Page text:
Egypt: How now, what noise is this? Peace! peace!
Both: We wanted to get up.
Egypt: What have you to do with this present age? To what use could you put all these new ideas, all these modern inventions? You would be laughed at as incapables. Your very appearance, your manner, your speech, is unlike that of the present day. No! no! take the word of one who has lived longer than yourself, of one who has lived through many ages, that if you could be transplanted to any other age than that in which you were born, life would be no longer tolerable. New manners, new ideas, a new race, in short, spring up during each of nature’s cycles, and could we find ourselves in their midst we should feel as aliens. Be content to have lived among your people, among your own friends, among those objects with which you were familiar. Peace! peace!
Uncle: Samuel, mother Egypt is right. I have already had enough of the 20th century. I sigh for rest. Let us return to the past which we loved so well. We felt more at home a century ago. Come (goes into his mummy case and closes the lid)
Sam: (a little pause) What! Here all alone. Uncle! uncle! You are not really gone?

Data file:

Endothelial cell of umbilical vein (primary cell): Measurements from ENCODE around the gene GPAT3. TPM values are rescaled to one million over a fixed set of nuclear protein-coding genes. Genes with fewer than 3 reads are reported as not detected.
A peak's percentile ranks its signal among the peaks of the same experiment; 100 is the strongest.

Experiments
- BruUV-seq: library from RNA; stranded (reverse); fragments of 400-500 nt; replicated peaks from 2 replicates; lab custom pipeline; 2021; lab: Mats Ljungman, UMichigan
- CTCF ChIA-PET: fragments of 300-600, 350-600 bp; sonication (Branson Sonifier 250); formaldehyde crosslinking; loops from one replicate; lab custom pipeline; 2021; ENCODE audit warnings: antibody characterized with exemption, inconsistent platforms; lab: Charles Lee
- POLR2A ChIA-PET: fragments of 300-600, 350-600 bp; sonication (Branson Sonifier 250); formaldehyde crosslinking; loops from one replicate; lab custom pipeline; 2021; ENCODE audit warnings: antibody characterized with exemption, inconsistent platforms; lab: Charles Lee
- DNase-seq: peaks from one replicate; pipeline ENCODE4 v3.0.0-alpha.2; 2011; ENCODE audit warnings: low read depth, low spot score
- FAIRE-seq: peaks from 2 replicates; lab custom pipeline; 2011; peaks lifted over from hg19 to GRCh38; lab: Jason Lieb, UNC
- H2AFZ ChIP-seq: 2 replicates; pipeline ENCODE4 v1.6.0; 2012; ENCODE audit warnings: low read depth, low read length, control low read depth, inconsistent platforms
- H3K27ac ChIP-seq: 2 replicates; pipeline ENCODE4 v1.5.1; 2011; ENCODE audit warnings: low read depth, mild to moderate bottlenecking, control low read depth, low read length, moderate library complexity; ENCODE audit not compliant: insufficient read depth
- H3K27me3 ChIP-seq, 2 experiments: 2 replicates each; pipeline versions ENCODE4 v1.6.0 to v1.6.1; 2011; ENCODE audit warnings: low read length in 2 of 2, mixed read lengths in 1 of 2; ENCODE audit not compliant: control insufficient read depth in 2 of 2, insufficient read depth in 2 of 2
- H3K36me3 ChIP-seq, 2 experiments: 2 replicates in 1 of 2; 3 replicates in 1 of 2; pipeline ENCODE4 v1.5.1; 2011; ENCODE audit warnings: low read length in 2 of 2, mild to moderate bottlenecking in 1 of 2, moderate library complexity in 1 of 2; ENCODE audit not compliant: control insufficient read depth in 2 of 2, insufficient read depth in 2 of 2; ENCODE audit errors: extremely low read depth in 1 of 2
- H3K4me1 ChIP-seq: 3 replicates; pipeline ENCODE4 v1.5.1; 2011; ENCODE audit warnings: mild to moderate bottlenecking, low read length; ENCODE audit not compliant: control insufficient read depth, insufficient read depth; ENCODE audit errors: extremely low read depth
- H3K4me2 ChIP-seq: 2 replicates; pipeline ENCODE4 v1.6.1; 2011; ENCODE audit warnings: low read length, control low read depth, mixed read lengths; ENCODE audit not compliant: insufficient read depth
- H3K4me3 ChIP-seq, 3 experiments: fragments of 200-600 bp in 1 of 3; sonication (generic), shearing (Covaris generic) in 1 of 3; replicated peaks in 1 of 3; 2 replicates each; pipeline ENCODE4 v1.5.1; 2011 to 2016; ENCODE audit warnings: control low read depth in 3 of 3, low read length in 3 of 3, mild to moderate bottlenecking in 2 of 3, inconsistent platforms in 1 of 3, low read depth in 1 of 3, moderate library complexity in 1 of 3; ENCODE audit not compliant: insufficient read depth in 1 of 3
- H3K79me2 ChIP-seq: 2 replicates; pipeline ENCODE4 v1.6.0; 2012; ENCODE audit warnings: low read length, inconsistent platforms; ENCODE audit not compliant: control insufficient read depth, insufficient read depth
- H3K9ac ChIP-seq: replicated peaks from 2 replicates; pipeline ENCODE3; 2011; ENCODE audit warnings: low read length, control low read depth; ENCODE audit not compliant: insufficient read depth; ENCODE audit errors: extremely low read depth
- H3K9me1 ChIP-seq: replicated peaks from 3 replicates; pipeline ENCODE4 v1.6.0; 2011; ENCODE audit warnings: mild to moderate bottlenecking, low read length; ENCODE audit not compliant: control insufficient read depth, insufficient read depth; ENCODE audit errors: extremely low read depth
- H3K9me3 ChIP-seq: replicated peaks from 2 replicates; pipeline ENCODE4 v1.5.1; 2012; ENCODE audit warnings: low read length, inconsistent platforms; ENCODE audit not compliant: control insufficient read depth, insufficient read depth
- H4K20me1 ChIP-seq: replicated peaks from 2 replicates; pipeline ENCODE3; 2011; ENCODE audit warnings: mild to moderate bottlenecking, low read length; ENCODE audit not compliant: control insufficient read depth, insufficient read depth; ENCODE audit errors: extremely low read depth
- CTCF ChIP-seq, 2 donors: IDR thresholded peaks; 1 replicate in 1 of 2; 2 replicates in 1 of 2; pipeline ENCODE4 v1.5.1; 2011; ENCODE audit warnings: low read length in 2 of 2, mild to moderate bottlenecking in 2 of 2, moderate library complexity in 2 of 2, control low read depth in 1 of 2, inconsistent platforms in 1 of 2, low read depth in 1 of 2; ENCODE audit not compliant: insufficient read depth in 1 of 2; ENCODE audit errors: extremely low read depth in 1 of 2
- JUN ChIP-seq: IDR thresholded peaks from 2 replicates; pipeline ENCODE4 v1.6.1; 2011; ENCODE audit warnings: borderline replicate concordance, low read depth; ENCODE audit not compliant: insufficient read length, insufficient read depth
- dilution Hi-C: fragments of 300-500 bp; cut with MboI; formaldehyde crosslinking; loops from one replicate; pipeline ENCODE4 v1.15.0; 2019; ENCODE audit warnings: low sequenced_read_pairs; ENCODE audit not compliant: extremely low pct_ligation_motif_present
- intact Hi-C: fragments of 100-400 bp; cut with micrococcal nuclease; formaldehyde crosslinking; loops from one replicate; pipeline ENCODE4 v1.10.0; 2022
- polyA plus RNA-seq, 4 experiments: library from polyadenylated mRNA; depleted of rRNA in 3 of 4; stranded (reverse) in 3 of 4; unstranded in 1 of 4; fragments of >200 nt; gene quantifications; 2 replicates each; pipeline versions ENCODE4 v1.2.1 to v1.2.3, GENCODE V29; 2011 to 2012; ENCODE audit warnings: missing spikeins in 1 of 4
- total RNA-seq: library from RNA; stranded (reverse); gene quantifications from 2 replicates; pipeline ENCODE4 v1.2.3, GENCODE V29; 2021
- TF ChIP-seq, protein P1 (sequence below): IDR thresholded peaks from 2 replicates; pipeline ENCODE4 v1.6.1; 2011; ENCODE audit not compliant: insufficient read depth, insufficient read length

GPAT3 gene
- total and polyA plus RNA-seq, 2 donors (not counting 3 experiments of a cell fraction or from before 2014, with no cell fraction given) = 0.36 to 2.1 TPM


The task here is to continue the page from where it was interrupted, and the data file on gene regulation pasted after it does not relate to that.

Egypt: Yes! he is really gone. Follow him! follow him! for I must return to my Pyramids and cross the Black Sea before the tide turns. Peace! peace!
Sam: You are right, mother Egypt, I will go. I am, indeed, out of place. But tell me one thing. Wasn’t that woman jesting?
Egypt: Jesting! not in the least. She was speaking simple truth. But do you know why she appeared to you to be jesting?
Sam: I do not.
Egypt: Because she was alluding to manners and customs to which you are a stranger, to facts of which you have no cognizance. To you, her superior wisdom appeared a jest; to her, your ignorance seemed incredible. But there are wiser men than yourself, who feel that what they do not themselves understand, cannot exist. It is an error common to humanity, but it is an error. If we knew more we should feel that all things were possible. Peace! peace! (Sam goes in and closes the lid).
(she turns to audience)
How deftly are the ages planned,
Each following each, yet none o’erspanned.
Wisely the magic circle wheels,
For each his age the wisest feels.
Happy illusion! Who would learn
His wisdom could to folly turn?
Who feel his skill could be surpassed?
Who feel his light could be o’ercast?
What heart so brave, what brain so wise,
As dream that aught beyond it lies?
More wise to think—more wise—more blest—
Superior wisdom but a jest.